It couldn’t be any simpler or plainer.
From the haftarah for this Shabbat HaGadol, the Shabbat before Passover, from Malachi, last of the prophets.
Malachi first lambasts the people
6 For I am the Lord—I have not changed; and you are the children of Jacob—you have not ceased to be. 7 From the very days of your fathers you have turned away from My laws and have not observed them. Turn back to Me, and I will turn back to you—said the Lord of Hosts.
The choice is ours:
19 For lo! That day is at hand, burning like an oven. All the arrogant and all the doers of evil shall be straw, and the day that is coming—said the Lord of Hosts—shall burn them to ashes and leave of them neither stock nor boughs. 20 But for you who revere My name a sun of victory shall rise to bring healing.
Yet, ultimately, in the end, ki l’-olam khasdo, God’s kindness is everlasting:
23 Lo, I will send the prophet Elijah to you before the coming of the awesome, fearful day of the Lord. 24 He shall reconcile parents with children and children with their parents, so that, when I come, I do not strike the whole land with utter destruction.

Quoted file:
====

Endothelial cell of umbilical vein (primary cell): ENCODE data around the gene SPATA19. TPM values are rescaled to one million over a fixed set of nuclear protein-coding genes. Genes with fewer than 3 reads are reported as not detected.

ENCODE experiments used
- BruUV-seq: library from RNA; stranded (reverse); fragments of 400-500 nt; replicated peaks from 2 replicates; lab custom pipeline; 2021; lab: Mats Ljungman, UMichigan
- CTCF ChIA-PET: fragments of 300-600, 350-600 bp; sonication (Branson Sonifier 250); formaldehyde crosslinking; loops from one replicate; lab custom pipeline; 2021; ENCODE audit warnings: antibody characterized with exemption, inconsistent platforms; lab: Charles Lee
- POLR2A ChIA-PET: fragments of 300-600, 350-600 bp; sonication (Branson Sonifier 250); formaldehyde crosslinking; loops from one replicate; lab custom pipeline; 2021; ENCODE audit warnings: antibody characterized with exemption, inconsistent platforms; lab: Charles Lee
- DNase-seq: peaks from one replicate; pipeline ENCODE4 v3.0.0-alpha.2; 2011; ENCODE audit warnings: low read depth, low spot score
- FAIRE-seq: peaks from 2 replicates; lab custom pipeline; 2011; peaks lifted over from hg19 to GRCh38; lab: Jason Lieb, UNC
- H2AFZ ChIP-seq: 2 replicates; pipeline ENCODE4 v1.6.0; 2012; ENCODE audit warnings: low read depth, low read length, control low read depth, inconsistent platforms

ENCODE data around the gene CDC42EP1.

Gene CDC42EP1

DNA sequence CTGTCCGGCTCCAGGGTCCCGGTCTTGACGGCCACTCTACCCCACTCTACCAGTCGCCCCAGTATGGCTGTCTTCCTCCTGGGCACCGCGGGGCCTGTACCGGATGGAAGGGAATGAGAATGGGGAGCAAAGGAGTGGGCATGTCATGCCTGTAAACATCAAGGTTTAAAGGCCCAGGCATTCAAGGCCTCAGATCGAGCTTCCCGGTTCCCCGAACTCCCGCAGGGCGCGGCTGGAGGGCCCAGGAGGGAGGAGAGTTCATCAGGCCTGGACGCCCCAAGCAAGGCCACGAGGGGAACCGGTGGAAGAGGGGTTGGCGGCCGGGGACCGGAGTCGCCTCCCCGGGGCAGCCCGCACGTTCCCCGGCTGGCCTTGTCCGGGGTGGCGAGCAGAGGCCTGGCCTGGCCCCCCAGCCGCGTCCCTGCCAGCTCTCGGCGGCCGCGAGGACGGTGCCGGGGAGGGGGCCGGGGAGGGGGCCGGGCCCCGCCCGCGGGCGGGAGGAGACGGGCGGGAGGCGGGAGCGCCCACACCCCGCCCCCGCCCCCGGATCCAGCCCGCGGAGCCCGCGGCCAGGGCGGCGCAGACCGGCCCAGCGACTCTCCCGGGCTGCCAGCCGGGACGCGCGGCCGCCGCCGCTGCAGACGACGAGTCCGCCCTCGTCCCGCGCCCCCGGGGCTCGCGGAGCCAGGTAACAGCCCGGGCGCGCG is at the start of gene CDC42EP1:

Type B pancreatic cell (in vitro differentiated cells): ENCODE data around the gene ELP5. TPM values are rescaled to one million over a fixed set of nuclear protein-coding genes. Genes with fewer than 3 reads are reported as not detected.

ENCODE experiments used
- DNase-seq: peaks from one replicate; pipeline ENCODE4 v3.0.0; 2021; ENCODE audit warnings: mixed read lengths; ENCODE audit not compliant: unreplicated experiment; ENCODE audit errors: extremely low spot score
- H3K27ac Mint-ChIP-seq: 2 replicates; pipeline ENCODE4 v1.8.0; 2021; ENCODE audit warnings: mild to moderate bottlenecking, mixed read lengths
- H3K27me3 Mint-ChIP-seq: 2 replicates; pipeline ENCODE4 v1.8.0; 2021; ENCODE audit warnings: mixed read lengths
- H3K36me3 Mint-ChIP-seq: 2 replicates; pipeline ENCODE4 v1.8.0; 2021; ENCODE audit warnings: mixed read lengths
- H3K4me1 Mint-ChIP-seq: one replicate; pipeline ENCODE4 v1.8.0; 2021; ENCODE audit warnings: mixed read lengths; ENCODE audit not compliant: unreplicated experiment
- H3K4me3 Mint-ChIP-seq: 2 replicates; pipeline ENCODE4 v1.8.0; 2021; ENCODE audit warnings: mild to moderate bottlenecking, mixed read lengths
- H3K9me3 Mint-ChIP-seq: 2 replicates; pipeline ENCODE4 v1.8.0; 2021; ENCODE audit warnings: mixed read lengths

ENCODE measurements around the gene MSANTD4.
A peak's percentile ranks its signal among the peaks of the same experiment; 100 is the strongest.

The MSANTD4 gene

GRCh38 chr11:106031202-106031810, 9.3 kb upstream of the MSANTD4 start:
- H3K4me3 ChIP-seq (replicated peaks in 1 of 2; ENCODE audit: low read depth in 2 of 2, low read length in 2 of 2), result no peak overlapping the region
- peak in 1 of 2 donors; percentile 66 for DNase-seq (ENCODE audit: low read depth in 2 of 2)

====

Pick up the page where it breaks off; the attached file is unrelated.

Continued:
As I wrote about recently, our Christian co-religionists have concluded that humankind is utterly irredeemable, and only an ultimate sacrifice will do. Our own Jewish tradition takes a different viewpoint. We are indeed obstinate and stubborn. The wicked will ultimately perish. However, God seems determined to not left that happen. Somehow Eliyahu will bring out the best that is in all of us and when it is time for God’s judgment, we will do God proud.
I have a suggestion, however. Let’s not wait for Eliyahu to come to make it happen. At our seders, when we open the door for th prophet, let’s let him in. He’ll be there is we want it to be so.
Ken y’hi ratson. Ken y’hi ratsoneinu.
Shabbat Shalom and a Zissen Pesach,
©2008 by Adrian A. Durlester